Rhidian Brook is an award-winning writer of fiction, television, and film. His debut novel, The Testimony of Taliesin Jones, won the Somerset Maugham Award, a Betty Trask Award, and the Authors’ Club Best First Novel Award. His stories have appeared in The Paris Review and New Statesman. He lives in London with his wife and two children.
Country of final manufacture:
Excerpt from book:
“We’ve found a house for you, sir.”
Captain Wilkins stubbed out his cigarette and placed his yellowed finger on the map of Hamburg that was pinned to the wall behind his desk. He traced a line west from the pinhead marking their temporary headquarters, away from the bombed-out districts of Hammerbrook and St. Georg, over St. Pauli and Altona, towards the old fishing suburb of Blankenese, where the Elbe veered up and debouched into the North Sea. The map—pulled from a pre-war German guidebook—failed to show that these conurbations were now a phantom city comprised only of ash and rubble.
“It’s a bloody great palace by the river. Here.” Wilkins’s finger circled the crook at the end of the Elbchaussee, the road running parallel to the great river. “I think it’ll be to your taste, sir.”
The word belonged to another world: a world of surplus and civil comfort. In the last few months, Lewis’s tastes had narrowed to a simple checklist of immediate and basic needs: 2,500 calories a day, tobacco, warmth. “A bloody great palace by the river” suddenly seemed to him like the demand of a frivolous king.
Lewis had “gone off ” again; off into that unruly parliament inside his head, a place where, more and more, he found himself in hot debate with colleagues.
“Isn’t there someone living in it already?”
Wilkins wasn’t sure how to respond. His CO was a man of excel- lent repute with an impeccable war record, but he seemed to have these quirks, a way of seeing things differently. The young captain resorted to reciting what he had read in the manual: “These people have little moral compass, sir. They are a danger to us and to them- selves. They need to know who is in charge. They need leadership. A firm but fair hand.”
Lewis nodded and waved the captain on, saving his words. The cold and the calories had taught him to ration these.
“The house belongs to a family called Lubert. Loo-bear-t. Hard ‘T.’ The wife died in the bombings. Her family were bigwigs in the food trade. Connections with Blohm and Voss. They also owned a series of flour mills. Herr Lubert was an architect. He’s not been cleared yet but we think he’s a probable white or, at worst, an acceptable shade of grey; no obvious direct Nazi connections.”
Lewis had not eaten all day and had taken the short leap from “flour mill” to bread without thinking; the bread he pictured in his head was suddenly more present, more real, than the captain stand- ing at the map on the other side of the desk.
“Go on—the family.” Lewis made an effort to look as if he was listening, nodding and setting his jaw at an inquisitive tilt.
Wilkins continued: “Lubert’s wife died in ’43. In the firestorm. One child—a daughter. Freda, fifteen years old. They have some staff—a maid, a cook and a gardener. The gardener is a first-rate handyman—ex-Wehrmacht. The family have some relatives they can move in with. We can billet the staff, or you can take them on. They’re clean “Rhidian Brook’s arresting novel brings vividly to life a little-told aspect of World War II: its aftermath. His story—energetically and authoritatively told—is unsettling and compelling, suffused with suffering and, mercifully, some hope.” —Claire Messud, author of The Woman Upstairs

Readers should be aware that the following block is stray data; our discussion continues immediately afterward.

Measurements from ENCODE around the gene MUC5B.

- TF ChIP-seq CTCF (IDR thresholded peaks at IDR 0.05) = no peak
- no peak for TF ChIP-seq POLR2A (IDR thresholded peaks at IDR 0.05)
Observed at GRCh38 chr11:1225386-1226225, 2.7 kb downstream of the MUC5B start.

“Brook’s masterly novel . . . wrings every drop of feeling out of a gripping human situation, and his vignettes of war-ravaged Hamburg are superb.” —The Mail on Sunday
“Brook’s beautifully written novel ponders issues of decency, guilt, and forgiveness . . . Profoundly moving.” —The Independent
“Reading The Aftermath, one can’t help but wonder if this is the sort of literary memorialization (albeit from a British author) that Sebald might have wished for.” —Washington Post
“Superb . . . Conjuring surprise after surprise as it shows how the forces of politics and history penetrate even the most intimate moments of its characters’ emotional lives . . . The house on the Elbe [is] akin to Hamlet’s Elsinore.” —The Guardian
“A moving, always enthralling journey into the dark and light of history. Rhidian Brook has written a brilliant novel.” —Joseph O’Neill, author of Netherland
“Brook is wonderful at evoking the atmosphere of this forgotten time and place . . . There is much to think about here.” —The Times (London)
“Brook’s excellent novel [is] a captivating tale of love among the ruins but also of treachery and vengeance . . . It does what all good novels should do: it poses many complex questions and resists neat, topped-and-tailed answers.” —Literary Review
“Brook addresses weighty themes—forgiveness, familial loss—with a light touch . . . Brings to mind no less a novel than J.G. Ballard’s Empire of the Sun.” —Financial Times
“Rhidian Brook takes a piece of history I thought I knew well and breaks it open; The Aftermath is a compelling, surprising, and moving novel.” —Sadie Jones, author of The Uninvited Guests
From the Hardcover edition.